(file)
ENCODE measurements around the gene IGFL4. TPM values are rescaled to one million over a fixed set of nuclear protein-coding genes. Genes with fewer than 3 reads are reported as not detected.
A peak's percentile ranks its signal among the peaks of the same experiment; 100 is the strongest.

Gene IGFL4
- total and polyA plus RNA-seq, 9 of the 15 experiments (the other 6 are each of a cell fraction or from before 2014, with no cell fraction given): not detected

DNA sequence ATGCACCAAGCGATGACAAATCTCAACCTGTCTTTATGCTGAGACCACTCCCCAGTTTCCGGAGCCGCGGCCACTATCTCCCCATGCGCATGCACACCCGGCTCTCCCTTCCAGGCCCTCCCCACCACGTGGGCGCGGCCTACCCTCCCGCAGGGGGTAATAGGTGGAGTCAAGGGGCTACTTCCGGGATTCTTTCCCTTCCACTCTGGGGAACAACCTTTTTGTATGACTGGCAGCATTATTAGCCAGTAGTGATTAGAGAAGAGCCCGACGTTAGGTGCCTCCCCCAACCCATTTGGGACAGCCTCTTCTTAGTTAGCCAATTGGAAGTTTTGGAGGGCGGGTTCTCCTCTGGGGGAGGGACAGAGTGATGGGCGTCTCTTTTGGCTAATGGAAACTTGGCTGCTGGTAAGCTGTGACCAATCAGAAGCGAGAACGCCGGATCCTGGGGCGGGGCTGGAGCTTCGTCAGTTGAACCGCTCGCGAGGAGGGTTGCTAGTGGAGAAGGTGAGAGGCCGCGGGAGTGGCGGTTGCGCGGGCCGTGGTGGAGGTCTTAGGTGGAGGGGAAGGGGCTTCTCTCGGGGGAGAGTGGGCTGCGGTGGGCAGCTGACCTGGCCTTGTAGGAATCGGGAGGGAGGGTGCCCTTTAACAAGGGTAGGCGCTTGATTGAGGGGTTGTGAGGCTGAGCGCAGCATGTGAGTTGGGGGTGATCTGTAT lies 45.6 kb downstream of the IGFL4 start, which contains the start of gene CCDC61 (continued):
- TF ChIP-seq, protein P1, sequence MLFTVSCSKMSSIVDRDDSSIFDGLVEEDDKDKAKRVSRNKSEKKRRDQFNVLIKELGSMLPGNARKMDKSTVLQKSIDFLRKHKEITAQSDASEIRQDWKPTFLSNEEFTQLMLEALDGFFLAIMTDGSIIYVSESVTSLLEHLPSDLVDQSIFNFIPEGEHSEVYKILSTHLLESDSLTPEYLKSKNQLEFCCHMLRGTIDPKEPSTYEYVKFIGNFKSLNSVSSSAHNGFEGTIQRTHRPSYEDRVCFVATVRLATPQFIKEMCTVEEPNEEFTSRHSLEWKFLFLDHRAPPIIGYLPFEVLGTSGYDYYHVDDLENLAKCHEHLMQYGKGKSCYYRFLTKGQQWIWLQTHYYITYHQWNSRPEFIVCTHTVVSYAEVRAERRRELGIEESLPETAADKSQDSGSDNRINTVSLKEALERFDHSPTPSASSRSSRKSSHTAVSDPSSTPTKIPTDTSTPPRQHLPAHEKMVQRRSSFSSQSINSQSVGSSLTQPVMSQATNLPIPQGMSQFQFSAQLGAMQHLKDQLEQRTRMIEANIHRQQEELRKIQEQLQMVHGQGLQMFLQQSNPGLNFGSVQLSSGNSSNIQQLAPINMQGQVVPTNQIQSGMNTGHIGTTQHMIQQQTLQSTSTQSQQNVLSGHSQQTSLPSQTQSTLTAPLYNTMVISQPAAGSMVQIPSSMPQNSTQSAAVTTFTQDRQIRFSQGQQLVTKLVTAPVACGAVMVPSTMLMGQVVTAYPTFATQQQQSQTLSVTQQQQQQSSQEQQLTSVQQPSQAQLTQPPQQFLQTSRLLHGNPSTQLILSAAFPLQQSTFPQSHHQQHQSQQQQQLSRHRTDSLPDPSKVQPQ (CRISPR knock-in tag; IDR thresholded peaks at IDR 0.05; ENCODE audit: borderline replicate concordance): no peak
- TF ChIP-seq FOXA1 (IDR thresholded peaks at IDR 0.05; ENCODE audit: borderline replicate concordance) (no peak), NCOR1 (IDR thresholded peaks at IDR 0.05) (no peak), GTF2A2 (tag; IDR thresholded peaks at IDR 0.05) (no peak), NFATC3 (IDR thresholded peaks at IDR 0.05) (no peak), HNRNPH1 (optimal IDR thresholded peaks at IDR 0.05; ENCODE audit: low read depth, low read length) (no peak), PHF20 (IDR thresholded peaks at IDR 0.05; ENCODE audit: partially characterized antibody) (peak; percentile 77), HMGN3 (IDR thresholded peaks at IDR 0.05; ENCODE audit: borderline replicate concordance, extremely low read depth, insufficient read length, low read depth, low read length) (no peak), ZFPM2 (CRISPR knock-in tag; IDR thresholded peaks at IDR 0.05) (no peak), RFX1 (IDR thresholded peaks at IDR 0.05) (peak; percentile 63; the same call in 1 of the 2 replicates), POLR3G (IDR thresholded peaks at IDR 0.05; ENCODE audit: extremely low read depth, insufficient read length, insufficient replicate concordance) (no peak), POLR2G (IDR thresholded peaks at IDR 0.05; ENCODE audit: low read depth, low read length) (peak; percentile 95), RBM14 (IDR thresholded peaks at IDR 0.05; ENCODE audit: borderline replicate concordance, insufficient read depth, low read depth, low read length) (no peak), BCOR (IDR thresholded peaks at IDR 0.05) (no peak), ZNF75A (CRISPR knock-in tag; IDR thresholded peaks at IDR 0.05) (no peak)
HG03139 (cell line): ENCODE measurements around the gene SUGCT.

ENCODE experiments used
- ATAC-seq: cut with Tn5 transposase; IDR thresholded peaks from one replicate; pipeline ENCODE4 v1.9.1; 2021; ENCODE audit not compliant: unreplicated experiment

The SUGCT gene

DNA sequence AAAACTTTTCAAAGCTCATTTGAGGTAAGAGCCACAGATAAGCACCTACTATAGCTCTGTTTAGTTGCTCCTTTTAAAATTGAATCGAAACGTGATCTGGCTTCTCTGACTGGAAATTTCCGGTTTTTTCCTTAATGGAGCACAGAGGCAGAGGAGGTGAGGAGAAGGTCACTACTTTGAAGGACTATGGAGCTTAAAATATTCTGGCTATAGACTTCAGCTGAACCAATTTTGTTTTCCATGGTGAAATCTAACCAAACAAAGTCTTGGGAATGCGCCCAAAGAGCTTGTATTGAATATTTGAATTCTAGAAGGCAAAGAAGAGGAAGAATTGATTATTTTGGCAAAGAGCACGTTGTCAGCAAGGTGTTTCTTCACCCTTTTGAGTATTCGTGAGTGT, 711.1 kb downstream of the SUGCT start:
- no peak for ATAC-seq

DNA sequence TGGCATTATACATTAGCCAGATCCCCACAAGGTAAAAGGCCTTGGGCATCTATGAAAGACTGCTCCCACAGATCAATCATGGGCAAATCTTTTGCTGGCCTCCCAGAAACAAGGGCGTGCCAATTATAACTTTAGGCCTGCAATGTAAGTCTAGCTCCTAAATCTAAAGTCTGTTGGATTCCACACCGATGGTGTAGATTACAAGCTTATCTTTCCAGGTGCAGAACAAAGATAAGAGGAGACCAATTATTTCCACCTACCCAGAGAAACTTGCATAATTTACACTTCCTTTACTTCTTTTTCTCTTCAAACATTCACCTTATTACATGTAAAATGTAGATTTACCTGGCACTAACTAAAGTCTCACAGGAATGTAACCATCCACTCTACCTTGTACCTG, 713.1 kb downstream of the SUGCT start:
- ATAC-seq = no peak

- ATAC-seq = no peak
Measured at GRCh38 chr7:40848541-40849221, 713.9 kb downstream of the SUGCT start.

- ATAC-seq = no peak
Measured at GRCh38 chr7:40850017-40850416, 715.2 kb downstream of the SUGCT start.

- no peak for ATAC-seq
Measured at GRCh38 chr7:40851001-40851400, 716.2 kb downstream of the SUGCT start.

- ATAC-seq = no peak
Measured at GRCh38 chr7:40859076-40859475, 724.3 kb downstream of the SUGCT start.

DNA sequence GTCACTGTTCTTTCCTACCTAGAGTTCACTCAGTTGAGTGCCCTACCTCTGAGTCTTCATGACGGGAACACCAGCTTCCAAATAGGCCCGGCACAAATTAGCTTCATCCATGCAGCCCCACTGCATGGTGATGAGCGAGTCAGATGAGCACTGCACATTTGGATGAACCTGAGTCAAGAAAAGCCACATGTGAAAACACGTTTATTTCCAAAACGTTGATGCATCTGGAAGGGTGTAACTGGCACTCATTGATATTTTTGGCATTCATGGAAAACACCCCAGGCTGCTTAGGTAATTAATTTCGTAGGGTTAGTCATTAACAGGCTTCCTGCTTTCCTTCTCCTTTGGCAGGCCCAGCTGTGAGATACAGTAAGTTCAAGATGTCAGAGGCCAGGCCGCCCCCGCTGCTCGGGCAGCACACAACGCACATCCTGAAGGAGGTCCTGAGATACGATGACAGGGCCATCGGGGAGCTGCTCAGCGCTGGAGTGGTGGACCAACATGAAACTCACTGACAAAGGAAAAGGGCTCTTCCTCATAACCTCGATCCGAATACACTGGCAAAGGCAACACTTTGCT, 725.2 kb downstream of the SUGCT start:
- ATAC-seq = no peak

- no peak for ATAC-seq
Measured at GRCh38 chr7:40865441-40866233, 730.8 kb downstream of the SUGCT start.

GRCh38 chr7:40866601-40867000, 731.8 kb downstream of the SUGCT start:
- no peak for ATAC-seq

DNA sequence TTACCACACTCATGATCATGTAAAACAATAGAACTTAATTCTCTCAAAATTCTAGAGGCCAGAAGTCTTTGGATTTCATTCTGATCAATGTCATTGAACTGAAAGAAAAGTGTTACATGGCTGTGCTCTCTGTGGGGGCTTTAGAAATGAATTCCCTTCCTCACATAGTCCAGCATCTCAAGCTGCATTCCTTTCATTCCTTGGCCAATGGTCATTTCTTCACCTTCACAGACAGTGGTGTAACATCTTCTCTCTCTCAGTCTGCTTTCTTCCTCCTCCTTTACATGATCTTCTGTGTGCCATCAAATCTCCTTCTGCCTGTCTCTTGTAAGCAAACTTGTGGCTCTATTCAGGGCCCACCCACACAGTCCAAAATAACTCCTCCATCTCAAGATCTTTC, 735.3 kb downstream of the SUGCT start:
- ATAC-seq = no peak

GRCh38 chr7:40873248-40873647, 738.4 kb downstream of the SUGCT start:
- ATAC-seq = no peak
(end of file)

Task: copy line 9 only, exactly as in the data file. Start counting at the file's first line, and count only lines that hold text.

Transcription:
ENCODE experiments used